Queensland is playing "catch-up" with the other states in anti-smoking legislation, according to Queensland Health, with the state becoming the second last to introduce no smoking in public enclosed places in the country.
Speaking at a Property Council workshop late last month, Mark West, principal policy advisor for Alcohol, Tobacco and Other Drug Services for Queensland Health, said that new passive smoking legislation would be introduced on May 31, 2002, to coincide with World No Tobacco Day.
The new legislation was endorsed by Cabinet in October last year, as part of a four-year strategic plan, and Mark said the new legislation aimed to "improve the health of all Queenslanders by eliminating or reducing their exposure to tobacco in all its forms".
Places that will be affected by the new legislation include shopping centres, offices, and liquor licensed places, such as hotels, restaurants, some cafes, pubs and nightclubs - generally anywhere, Mark said, that offers menus and cutlery.
Mark also said that the new legislation, which is an amendment to the current no-smoking legislation in place for the past 11 years, focuses on the restrictions of public smoking in "enclosed places".
Under the legislation, "enclosed places" are defined as "having a ceiling or roof and, except for doors and passageways, is completely or substantially enclosed, whether permanently or temporarily".
The legislation is the result of two rounds of state-wide consultation which took place in 1999 and 2000, and involved more than 180 stakeholders, including the Property Council, the Retailers Association of Queensland, the Queensland Hotels Association, Jupiters and Treasury Casinos, as well as tobacco companies.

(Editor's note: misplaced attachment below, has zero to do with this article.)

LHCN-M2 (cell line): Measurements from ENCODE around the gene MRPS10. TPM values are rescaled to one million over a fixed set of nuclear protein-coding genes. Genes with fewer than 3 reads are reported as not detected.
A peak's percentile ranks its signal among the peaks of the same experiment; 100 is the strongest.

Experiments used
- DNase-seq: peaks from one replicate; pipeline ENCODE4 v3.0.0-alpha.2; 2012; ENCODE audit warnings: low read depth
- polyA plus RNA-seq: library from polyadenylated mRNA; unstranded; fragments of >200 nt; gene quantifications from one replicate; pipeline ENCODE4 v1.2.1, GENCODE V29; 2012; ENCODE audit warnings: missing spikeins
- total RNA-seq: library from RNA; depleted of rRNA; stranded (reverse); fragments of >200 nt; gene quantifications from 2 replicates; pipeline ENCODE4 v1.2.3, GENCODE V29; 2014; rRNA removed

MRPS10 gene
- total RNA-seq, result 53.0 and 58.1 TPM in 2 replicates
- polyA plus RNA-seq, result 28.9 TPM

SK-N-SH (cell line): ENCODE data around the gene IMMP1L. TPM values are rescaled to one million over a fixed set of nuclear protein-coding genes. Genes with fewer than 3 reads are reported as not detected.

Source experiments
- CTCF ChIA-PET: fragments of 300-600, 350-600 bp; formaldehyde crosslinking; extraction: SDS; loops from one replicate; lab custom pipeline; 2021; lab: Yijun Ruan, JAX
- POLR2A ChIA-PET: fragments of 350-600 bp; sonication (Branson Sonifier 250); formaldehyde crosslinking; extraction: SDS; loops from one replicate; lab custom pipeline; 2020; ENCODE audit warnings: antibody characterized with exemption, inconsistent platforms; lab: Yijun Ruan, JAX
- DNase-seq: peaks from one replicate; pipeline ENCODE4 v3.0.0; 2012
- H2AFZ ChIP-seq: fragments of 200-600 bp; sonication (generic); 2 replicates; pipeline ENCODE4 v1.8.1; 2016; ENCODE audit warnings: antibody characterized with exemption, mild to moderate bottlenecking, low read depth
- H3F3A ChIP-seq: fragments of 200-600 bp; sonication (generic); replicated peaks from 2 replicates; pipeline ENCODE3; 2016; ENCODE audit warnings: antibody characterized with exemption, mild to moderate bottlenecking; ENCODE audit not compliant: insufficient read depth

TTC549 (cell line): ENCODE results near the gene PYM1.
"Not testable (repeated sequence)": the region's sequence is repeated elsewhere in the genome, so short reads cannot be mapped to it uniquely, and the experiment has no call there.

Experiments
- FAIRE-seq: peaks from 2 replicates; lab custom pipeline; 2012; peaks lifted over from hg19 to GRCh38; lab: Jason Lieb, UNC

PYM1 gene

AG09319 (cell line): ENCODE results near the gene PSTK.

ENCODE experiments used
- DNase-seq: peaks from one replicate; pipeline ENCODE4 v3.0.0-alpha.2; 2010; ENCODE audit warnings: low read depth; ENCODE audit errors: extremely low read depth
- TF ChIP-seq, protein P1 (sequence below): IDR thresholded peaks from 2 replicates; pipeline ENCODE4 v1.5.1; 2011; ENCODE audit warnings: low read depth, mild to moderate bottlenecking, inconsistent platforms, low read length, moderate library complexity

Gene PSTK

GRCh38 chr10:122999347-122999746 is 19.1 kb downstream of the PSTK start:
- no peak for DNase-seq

"Reducing passive smoking will happen," Mark said. "To make it happen we are introducing this new legislation."
The new legislation provides for a general ban on indoor smoking, with hefty fines for both the smoker and the owner/operator of the premises. Both parties will be slapped with a $1,500 fine, however the owner/operator does have a defence if they were not aware the person was smoking or if they directed the person to stop smoking and told the person it was an offence.
Conrad International Treasury Casino and the Gold Coast's Conrad Jupiters have already put no-smoking bans in place, with smoke-free areas in all restaurants, gaming tables and at some gaming machines.
Mark added that Jupiters Casino had also implemented a totally smoke-free bar.
"Smoke-free dining is here to stay," he said.
"There are 1.8 million non-smokers in Queensland, and it will be the non-smokers that police the legislation.
"We need penalties in place and we need deterrents. We are getting there. Some might say they are big steps, and some might say they are small steps.
"Our message to managers or owners is this: Tell your staff about this legislation. Tell people not to smoke. Once they do this then we'll be pretty happy."